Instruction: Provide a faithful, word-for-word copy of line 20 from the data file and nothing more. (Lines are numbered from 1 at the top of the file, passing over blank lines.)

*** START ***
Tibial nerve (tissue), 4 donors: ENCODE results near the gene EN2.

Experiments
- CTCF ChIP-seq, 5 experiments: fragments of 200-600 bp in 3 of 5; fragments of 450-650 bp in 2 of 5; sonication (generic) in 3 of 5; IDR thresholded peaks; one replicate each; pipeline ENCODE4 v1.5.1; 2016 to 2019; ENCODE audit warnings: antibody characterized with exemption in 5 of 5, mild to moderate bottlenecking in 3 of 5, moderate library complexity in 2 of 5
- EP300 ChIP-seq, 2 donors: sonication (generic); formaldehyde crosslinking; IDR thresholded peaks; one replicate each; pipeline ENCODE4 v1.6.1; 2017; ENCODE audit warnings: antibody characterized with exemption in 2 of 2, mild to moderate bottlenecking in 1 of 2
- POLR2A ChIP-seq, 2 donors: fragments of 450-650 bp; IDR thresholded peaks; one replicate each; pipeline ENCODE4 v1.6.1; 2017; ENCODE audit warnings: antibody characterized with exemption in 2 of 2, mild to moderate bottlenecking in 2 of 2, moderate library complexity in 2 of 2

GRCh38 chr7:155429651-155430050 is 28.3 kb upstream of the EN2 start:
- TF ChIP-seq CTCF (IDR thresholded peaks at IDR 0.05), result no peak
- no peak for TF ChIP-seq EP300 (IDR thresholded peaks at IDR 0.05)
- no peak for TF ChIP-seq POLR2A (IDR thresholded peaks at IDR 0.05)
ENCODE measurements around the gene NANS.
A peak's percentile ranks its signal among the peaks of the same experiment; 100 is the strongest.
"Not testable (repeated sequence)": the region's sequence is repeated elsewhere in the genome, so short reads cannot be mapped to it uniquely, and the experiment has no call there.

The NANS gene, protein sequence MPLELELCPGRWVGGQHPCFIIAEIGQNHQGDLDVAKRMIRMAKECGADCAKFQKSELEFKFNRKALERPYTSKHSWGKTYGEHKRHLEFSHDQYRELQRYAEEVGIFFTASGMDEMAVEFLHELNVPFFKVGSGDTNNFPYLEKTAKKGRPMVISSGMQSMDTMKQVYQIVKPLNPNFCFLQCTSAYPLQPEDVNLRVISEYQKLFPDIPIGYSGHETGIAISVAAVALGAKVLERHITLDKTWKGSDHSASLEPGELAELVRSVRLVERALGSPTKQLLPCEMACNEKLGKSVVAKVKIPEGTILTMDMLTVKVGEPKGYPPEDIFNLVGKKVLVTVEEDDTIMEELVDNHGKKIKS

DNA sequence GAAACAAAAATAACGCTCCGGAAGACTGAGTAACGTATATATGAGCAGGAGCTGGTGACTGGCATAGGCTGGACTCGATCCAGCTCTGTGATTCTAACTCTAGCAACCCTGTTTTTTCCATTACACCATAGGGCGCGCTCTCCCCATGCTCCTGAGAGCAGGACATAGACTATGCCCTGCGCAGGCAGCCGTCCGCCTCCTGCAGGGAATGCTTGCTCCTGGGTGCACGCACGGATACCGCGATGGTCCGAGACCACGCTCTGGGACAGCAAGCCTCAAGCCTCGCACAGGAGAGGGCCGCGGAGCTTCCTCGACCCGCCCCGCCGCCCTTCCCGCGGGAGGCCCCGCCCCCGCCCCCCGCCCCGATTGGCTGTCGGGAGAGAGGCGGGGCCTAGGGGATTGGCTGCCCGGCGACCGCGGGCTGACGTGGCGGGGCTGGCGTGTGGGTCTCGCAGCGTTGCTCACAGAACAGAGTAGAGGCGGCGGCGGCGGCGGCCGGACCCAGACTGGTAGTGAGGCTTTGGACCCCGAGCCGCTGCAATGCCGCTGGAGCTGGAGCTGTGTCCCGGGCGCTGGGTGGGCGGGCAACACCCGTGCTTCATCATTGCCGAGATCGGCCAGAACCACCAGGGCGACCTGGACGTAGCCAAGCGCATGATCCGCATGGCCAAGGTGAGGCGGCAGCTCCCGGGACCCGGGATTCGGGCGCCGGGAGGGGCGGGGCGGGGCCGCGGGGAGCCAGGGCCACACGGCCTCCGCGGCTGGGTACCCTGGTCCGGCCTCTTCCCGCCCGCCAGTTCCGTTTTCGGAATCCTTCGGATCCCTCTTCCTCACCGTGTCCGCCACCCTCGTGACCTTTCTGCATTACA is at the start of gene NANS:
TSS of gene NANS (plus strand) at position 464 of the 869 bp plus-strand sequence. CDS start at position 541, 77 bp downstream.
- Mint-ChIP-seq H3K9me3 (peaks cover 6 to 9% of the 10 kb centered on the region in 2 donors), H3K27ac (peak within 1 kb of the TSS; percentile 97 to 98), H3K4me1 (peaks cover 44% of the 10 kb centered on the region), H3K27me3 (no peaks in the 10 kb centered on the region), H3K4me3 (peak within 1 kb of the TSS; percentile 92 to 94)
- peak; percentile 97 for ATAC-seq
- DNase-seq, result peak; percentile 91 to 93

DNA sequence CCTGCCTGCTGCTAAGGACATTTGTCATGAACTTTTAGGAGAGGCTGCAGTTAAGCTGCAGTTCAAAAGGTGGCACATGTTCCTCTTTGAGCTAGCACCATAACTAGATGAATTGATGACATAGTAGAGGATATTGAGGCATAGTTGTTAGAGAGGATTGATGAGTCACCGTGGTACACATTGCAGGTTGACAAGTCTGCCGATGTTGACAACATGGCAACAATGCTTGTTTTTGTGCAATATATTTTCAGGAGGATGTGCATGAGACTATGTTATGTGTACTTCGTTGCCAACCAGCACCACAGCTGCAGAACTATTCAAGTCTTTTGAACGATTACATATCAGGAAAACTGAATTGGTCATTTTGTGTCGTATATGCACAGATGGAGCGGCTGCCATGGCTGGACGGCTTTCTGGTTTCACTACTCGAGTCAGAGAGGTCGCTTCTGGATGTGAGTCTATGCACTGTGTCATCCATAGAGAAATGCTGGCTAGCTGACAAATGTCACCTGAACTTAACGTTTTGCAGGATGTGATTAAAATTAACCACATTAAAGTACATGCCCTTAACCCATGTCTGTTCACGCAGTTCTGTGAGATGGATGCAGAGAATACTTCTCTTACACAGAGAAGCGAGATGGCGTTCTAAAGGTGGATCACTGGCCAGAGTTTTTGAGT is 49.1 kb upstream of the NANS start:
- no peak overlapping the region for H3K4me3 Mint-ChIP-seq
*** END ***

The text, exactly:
- no peak overlapping the region for H3K4me3 Mint-ChIP-seq